What's Up With Apple: 96% of iPhones Block Tracking, and More

It appears that the new Apple Inc. (NASDAQ: AAPL) App Tracking Transparency (ATT) feature is really popular with iPhone and iPad owners. A mere 4% of U.S. iPhone active users have chosen to allow apps to track them around the web. The remaining 96% have chosen just to say no to ad tracking.

Since the launch of iOS 14.5 two weeks ago, mobile analytics firm Flurry has been collecting data daily on the choices iPhone owners are making about whether to allow apps to use Apple’s Identifier for Advertisers (IDFA) to track users for targeted advertising purposes. Flurry is a mobile analytics company that Verizon acquired when it bought Yahoo and that the phone company earlier this week agreed to sell to Apollo.

Worldwide, the percentage of iPhone users who have opted to let apps track them has been hovering around 11%. Flurry also tracks the opt-in rate for those users that apps cannot ask to track (so-called restricted users). According to Apple’s developer website, “on restricted devices, the Allow Apps To Request To Track setting is disabled and cannot be changed.” About 3% of U.S. iPhone owners and 5% of worldwide owners have restricted app tracking.

Apple has awarded $410 million to a Pittsburgh-based laser technology company that Apple uses to power FaceID and other iPhone features, along with the lidar scanner Apple introduced with the iPhone 12. Apple CEO Tim Cook tweeted out the announcement.

The courtroom fight between Apple and Epic Games is causing a bit of collateral damage. During testimony from App Store vice-president Matt Fischer, Apple was forced to share an internal email confirming that the company does not treat all app developers equally. In a 2018 email, Fischer was informed that certain app developers had been whitelisted and had access to a toolkit allowing them to substitute their own payment system for Apple’s in-app system. When Epic Games sought similar status, the company’s request was rejected.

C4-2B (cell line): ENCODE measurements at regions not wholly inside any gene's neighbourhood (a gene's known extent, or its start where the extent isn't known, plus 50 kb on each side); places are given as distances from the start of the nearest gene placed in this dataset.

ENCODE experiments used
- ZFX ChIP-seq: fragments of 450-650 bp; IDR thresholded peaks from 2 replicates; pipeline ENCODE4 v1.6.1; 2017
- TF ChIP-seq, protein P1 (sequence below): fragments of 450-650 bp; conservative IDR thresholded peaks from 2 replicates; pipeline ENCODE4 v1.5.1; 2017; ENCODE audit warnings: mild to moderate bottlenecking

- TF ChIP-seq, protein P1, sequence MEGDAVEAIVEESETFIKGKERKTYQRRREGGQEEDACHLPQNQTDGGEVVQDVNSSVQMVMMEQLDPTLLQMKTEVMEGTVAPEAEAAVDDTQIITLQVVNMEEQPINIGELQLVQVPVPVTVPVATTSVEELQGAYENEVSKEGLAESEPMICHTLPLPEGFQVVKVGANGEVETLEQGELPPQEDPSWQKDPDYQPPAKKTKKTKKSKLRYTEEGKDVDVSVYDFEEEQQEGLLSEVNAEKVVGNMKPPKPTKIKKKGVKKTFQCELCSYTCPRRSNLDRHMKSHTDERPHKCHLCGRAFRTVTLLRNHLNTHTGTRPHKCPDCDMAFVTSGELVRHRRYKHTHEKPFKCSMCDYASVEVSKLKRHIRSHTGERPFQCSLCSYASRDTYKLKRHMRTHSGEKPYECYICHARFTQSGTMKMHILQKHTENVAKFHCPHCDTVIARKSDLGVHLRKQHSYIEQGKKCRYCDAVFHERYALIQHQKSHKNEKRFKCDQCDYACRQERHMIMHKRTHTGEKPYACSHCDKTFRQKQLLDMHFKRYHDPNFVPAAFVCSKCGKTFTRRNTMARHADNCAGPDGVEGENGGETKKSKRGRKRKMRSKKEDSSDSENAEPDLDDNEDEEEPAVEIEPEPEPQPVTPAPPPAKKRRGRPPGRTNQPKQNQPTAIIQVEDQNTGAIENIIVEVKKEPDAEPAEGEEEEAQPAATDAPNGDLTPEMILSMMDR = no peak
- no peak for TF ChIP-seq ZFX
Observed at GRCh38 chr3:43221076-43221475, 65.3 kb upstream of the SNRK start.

Finally, the U.S. Federal Trade Commission (FTC) on Thursday released a report on what is known as the “right to repair.” The idea is that consumers should be given enough information to repair the stuff they buy without having to send the product back to the manufacturer or to an authorized repair shop.

The FTC’s report, titled “Nixing the Fix: An FTC Report to Congress on Repair Restrictions,” is certain to get a lot of pushback from companies like Apple that have tightly controlled product repair procedures and require repair shops to receive special training.

In March, Apple announced it was rolling out its independent repair service to include some 200 countries around the world. Clearly, the service is intended to give Apple some cover if Congress should decide to implement the FTC’s recommendations.